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Testimony of OMB Director Joshua B. Bolten
President’s FY 2005 Budget Request

Committee on the Budget
United States House of Representatives

February 3, 2004

Chairman Nussle, Ranking Member Spratt, and distinguished members of the Committee, the President’s 2005 Budget, which was transmitted to the Congress yesterday, continues to support and advance three overriding national priorities: winning the war on terror, protecting the homeland, and strengthening the economy.

The President is committed to spending what is necessary to provide for our security – and restraining spending elsewhere. Since September 11, 2001, more than three-quarters of the increase in the Federal Government’s discretionary spending has been directly related to our response to the attacks, enhanced homeland security, and the War on Terror. The President’s 2005 Budget continues this spending trend: significant increases in essential funding for our security programs, combined with a dramatic reduction in the growth of discretionary spending unrelated to security. With Congress’ help in enacting the budget we transmit today, we will be well on the path to cutting the deficit in half within five years.

The President’s Budget:

  • Increases defense spending by 7 percent to support our men and women in uniform and transform our military to ensure America has the best trained and best equipped armed forces in the world;
  • Increases homeland security spending by nearly 10 percent to strengthen capabilities created to prevent future attacks; and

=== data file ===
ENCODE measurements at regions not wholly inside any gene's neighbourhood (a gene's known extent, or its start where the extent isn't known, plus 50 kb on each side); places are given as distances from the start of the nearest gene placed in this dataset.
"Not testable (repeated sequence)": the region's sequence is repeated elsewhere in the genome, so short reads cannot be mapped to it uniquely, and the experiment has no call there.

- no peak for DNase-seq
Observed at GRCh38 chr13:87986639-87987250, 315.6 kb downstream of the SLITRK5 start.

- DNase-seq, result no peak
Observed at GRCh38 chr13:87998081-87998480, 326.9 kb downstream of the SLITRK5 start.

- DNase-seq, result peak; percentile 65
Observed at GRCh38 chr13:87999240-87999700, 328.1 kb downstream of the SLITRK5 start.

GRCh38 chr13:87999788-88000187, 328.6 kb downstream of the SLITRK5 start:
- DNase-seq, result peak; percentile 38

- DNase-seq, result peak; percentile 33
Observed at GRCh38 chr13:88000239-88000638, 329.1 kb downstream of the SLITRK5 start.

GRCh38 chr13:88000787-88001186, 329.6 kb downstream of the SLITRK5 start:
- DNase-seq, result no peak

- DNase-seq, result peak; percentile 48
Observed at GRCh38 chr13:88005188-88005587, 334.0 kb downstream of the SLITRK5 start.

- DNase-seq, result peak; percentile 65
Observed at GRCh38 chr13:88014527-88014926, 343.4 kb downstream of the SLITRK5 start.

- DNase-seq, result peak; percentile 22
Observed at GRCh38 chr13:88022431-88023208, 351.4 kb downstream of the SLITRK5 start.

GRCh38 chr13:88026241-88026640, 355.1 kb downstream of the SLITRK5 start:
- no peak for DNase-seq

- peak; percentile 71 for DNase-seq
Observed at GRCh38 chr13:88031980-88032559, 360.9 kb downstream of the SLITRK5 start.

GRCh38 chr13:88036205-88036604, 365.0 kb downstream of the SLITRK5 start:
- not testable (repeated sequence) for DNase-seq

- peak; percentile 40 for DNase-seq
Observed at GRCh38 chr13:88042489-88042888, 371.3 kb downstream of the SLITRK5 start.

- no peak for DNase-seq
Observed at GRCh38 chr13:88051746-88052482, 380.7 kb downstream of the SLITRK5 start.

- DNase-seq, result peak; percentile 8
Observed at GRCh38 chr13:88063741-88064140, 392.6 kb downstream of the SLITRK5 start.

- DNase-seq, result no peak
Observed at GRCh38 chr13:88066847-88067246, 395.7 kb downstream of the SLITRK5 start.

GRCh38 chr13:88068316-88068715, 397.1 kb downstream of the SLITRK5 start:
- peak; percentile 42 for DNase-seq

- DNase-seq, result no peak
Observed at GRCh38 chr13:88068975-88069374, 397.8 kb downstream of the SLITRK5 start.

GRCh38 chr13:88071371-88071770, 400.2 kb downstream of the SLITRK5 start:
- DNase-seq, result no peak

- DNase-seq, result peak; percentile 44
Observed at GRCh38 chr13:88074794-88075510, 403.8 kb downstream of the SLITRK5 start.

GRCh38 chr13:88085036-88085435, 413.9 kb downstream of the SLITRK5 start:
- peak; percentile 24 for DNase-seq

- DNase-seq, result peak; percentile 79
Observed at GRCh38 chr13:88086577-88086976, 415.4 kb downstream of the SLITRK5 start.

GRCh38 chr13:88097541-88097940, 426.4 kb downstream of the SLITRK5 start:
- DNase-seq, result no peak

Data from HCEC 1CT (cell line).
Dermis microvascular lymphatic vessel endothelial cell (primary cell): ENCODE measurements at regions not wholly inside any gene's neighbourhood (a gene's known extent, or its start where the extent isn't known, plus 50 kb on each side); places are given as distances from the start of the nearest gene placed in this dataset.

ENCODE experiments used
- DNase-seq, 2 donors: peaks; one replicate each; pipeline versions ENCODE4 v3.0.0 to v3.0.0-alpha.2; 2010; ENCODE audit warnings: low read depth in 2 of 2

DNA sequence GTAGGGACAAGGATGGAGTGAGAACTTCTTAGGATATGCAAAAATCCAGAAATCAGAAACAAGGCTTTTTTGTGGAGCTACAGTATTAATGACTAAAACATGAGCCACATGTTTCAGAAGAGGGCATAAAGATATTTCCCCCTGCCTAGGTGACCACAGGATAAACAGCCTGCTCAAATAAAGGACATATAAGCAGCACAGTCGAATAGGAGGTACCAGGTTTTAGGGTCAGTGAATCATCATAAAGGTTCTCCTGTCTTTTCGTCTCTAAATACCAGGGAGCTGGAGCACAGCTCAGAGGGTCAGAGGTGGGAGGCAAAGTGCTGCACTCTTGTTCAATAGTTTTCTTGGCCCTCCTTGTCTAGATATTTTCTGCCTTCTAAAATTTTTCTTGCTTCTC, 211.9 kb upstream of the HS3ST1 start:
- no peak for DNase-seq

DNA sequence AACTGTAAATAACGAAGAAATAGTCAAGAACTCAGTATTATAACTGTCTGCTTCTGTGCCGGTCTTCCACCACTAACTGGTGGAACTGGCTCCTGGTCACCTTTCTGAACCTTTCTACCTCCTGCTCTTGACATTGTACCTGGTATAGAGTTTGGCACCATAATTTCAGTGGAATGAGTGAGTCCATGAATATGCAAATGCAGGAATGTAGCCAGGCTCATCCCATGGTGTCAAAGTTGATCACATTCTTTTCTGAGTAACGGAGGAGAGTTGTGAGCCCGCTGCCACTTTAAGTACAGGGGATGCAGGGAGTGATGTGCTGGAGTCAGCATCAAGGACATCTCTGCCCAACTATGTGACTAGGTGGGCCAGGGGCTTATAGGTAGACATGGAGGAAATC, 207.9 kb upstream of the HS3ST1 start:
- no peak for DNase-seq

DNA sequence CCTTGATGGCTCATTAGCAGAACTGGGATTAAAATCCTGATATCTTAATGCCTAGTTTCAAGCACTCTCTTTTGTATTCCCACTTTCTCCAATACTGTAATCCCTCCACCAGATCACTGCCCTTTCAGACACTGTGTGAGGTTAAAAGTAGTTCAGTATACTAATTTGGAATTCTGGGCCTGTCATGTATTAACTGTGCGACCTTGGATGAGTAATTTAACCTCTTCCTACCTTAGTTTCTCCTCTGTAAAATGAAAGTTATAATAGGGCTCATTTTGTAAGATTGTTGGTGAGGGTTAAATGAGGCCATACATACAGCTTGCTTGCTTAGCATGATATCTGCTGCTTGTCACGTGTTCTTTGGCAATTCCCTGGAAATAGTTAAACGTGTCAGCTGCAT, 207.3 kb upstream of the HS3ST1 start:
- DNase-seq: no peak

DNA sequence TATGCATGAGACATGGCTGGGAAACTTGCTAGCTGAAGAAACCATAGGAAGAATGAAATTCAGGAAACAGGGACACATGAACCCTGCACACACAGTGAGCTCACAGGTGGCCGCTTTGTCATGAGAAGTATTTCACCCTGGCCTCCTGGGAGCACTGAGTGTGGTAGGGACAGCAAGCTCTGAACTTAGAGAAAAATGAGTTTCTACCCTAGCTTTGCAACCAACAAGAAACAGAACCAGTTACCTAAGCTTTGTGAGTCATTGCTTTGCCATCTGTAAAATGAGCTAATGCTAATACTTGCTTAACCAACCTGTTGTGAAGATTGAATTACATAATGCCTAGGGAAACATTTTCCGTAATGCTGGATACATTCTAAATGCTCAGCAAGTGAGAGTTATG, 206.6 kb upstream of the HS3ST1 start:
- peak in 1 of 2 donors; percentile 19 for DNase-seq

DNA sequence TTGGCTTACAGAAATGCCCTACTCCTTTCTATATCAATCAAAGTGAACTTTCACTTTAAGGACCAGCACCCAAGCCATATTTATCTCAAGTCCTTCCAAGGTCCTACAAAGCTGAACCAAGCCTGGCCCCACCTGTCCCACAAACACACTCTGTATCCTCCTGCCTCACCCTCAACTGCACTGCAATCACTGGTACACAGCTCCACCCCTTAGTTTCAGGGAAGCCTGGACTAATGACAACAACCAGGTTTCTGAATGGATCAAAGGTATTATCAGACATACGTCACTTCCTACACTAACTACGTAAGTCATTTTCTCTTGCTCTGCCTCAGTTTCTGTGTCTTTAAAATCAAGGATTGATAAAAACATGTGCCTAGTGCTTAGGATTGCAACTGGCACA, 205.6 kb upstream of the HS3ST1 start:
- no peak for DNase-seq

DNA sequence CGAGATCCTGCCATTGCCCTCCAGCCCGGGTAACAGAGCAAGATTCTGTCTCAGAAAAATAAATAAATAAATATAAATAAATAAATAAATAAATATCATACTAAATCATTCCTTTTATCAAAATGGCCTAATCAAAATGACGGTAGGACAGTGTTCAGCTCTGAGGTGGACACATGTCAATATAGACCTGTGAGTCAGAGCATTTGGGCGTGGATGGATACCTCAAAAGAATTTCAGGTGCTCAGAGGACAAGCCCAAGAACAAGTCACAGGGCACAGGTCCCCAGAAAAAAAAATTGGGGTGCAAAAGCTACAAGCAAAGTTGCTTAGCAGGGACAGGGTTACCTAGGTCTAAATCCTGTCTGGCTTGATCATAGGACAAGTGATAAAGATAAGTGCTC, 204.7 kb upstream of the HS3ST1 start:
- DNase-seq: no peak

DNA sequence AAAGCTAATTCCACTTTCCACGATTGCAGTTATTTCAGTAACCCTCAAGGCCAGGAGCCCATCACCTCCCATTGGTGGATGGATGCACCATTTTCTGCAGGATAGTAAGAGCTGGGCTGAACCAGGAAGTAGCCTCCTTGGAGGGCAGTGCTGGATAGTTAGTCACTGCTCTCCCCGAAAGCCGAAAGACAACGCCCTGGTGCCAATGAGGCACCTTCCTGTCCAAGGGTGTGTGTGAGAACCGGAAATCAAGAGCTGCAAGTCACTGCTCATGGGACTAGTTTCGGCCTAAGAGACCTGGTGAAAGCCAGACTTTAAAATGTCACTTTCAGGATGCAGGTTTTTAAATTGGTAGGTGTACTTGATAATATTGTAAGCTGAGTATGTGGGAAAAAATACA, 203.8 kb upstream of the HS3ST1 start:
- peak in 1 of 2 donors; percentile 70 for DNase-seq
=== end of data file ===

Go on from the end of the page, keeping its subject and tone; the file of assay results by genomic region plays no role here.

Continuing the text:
• Holds the rest of discretionary spending to half of one percent growth - less than half the rate of inflation - while continuing to increase funding for key priorities such as the President’s No Child Left Behind education reforms.

The President’s Budget is built on the sensible premise that Government spending should grow no faster than the average increase in American family incomes of approximately four percent. This Budget proposes to hold the growth in total discretionary spending to 3.9 percent and, again, to reduce the growth in non-defense, non-homeland security spending to half of one percent, below the rate of inflation. In the last budget year of the previous administration (2001), discretionary spending unrelated to defense or homeland security soared by 15 percent. With the adoption of President Bush’s first budget (2002), that growth rate was reduced to six percent; then five percent the following year; and four percent for the current fiscal year.